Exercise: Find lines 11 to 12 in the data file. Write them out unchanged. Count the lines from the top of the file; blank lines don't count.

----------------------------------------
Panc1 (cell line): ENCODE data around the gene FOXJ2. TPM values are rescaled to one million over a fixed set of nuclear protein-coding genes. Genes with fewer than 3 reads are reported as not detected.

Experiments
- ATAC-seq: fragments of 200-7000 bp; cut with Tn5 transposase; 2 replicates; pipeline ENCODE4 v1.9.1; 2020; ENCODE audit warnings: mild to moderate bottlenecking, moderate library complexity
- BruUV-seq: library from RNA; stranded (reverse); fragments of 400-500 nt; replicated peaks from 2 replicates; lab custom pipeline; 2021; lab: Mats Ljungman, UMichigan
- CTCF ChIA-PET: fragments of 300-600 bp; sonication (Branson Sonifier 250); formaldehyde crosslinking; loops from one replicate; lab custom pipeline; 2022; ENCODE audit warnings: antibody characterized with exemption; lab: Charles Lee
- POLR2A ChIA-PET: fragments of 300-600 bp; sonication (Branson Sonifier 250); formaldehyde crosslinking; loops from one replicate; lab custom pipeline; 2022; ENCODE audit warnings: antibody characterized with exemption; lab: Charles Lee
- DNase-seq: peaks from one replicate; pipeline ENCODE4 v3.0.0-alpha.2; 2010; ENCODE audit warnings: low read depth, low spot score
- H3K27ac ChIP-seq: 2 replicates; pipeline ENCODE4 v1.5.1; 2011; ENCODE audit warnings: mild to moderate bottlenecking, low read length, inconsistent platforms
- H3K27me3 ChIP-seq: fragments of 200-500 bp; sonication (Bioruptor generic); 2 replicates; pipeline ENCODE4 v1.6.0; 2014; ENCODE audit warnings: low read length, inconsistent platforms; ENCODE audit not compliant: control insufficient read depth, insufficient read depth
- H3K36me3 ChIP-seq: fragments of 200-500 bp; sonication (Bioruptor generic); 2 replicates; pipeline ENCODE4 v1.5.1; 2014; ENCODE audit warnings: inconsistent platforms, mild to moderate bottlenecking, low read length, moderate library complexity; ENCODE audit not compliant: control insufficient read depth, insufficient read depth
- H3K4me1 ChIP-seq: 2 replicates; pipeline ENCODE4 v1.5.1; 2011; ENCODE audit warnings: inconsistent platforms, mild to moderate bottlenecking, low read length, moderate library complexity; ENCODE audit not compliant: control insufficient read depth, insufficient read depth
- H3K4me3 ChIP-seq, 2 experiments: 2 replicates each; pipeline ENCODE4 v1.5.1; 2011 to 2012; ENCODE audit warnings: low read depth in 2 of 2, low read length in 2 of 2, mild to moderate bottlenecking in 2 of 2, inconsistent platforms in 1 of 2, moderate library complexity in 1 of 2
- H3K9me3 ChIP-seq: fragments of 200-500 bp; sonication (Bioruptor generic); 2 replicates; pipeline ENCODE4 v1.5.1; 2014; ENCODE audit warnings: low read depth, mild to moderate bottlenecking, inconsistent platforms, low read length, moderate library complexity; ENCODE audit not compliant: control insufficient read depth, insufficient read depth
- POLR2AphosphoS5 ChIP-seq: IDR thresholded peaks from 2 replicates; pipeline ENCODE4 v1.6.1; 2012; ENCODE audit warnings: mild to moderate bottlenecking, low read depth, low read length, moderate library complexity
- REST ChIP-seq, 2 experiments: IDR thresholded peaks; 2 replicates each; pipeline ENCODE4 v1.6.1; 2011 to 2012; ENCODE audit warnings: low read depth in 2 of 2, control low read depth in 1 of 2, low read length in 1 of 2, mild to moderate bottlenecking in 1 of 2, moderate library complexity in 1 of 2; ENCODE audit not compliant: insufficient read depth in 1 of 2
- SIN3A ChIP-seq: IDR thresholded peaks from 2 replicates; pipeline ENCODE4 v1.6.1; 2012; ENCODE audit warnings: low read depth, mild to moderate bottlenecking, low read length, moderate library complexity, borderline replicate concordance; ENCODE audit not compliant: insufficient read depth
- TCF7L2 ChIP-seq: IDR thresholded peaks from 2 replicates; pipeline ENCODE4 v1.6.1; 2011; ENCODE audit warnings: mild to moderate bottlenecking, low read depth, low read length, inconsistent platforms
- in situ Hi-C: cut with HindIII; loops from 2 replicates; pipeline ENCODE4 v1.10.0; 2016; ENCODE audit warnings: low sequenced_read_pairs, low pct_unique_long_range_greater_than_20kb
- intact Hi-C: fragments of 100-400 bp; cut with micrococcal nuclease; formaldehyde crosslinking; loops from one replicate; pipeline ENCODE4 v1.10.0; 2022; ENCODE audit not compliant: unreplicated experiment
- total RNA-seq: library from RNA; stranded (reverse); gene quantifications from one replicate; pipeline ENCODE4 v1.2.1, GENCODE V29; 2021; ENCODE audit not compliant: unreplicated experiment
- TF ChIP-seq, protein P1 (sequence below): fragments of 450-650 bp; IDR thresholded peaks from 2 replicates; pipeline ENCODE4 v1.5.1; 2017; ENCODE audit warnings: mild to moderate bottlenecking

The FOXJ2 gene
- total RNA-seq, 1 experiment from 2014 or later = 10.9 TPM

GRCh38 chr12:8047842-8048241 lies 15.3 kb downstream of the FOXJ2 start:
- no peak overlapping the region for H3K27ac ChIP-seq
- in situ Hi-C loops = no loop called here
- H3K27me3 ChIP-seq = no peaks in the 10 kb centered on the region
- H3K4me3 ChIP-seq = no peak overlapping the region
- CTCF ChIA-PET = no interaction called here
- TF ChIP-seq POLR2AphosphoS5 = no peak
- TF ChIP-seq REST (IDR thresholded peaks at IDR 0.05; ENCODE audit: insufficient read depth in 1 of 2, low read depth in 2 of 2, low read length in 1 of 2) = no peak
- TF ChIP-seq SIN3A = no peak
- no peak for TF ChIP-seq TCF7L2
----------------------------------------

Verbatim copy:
- H3K4me1 ChIP-seq: 2 replicates; pipeline ENCODE4 v1.5.1; 2011; ENCODE audit warnings: inconsistent platforms, mild to moderate bottlenecking, low read length, moderate library complexity; ENCODE audit not compliant: control insufficient read depth, insufficient read depth
- H3K4me3 ChIP-seq, 2 experiments: 2 replicates each; pipeline ENCODE4 v1.5.1; 2011 to 2012; ENCODE audit warnings: low read depth in 2 of 2, low read length in 2 of 2, mild to moderate bottlenecking in 2 of 2, inconsistent platforms in 1 of 2, moderate library complexity in 1 of 2